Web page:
Dark Days Ahead For YouTube After Australian Government Joins Advertising Boycott


Google is witnessing dark days after its inappropriate ad-placement received a major backlash from popular brands like L'Oréal, PepsiCo, and others. Latest entry in the exit string is Australian government which has announced the suspension of all of its advertisements from YouTube.

Today, the Australian Government is withdrawing "all non-corporate campaign advertising" from YouTube. This decision is a repercussion of YouTube placing ads on extremist channels and videos that support terrorist activities. Recently, US-based brands like Wal-Mart, PepsiCo, and AT&T discontinued their ad partnership with YouTube along with some UK-based brands like The Guardian.

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Advertisements from Department of Health to Defence Force recruiting ads by Australian Government will no longer appear on the video-streaming website. However, this does not include ads from government-backed corporations like Australia Post. Australian Government is not the first one to assert suspension; even British Government followed the same drill to oppose YouTube's inconsiderate ad placement tools.

Google also released a statement earlier, stating that it will work on its ad-placement techniques to make sure that this behaviour does not continue but just a statement is not enough to keep the brands hooked. British Government suspended its ads after they were featured on videos from Klux Klan leader David Duke.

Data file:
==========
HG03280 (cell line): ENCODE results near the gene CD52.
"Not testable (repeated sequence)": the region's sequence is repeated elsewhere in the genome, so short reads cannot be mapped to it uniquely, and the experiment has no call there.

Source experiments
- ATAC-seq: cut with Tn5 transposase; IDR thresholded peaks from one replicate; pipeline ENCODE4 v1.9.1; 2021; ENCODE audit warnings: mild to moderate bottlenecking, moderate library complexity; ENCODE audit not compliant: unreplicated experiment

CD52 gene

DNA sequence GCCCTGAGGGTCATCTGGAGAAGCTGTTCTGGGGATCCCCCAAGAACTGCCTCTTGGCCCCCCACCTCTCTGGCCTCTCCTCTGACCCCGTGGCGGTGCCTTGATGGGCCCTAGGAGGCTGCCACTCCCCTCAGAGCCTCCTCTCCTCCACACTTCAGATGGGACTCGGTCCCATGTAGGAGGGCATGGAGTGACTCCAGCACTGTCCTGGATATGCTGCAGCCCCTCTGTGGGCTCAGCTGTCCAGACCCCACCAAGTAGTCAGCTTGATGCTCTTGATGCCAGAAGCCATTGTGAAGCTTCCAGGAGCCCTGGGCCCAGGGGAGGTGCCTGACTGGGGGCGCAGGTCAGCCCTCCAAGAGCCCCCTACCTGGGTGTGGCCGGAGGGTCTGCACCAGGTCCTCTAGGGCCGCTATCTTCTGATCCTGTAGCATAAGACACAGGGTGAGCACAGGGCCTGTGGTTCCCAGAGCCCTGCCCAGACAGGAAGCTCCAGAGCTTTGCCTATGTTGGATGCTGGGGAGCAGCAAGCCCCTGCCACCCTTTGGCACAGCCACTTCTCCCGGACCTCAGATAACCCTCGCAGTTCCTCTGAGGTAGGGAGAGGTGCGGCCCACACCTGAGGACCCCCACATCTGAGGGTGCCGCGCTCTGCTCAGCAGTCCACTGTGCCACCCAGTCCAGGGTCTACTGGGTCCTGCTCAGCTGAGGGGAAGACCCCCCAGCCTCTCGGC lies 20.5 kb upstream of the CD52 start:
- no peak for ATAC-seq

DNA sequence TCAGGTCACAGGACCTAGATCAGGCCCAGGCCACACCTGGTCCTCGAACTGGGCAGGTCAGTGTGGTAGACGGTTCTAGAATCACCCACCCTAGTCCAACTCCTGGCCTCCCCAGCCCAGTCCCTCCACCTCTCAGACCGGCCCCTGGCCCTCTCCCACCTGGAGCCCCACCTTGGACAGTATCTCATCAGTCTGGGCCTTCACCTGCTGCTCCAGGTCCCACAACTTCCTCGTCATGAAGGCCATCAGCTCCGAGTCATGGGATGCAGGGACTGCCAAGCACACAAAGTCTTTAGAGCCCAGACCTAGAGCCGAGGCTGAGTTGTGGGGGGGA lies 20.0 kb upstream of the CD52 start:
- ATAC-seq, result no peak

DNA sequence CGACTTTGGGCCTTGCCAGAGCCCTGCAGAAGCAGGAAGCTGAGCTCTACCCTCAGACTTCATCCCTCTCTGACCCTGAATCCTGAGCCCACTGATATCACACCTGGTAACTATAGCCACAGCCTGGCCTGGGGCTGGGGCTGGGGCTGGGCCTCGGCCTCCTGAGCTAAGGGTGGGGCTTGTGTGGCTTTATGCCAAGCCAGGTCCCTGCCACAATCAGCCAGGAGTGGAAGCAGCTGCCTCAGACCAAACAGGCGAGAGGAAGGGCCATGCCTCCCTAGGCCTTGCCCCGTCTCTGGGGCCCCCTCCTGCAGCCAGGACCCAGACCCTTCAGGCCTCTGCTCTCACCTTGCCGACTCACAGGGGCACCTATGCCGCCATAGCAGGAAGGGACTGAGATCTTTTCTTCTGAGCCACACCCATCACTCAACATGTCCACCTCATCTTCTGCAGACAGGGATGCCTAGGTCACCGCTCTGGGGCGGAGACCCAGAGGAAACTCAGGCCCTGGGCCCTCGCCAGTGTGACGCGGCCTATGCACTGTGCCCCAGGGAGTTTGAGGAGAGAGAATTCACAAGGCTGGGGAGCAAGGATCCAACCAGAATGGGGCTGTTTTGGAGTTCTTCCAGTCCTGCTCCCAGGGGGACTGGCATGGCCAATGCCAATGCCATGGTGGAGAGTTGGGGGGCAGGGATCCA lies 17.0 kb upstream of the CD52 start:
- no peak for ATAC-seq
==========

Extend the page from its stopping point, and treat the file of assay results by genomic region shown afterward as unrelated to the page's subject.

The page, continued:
Commenting on the decision to withdraw ads from YouTube, Australian Special Minister of State Senator Scott Ryan said, it would block taxpayer money from "inadvertently flowing to unsavory organizations" via YouTube. "The Australian Government... will continue to request updates from Google on the steps being taken to mitigate risks," he added.

Sighting the bulk exit from its ad programs, Google says that it is already performing an "extensive review." Of its advertising policies. And it expects to "give brands more control over where their ads appear."

Given the exodus from YouTube advertising, we hope that Google thoroughly reviews everything that is wrong with its ad-placement tools and policies. If it fails to make amendments, then we can expect more brands to take the exit route as the display of ads on extremist videos not only harm the brand image, but it also funds money to trouble groups.

What's your opinion on the exodus spree from YouTube advertising? Do you support the decision of brands and government authorities? Should there be a sterner action? Share your views in the comment section below.

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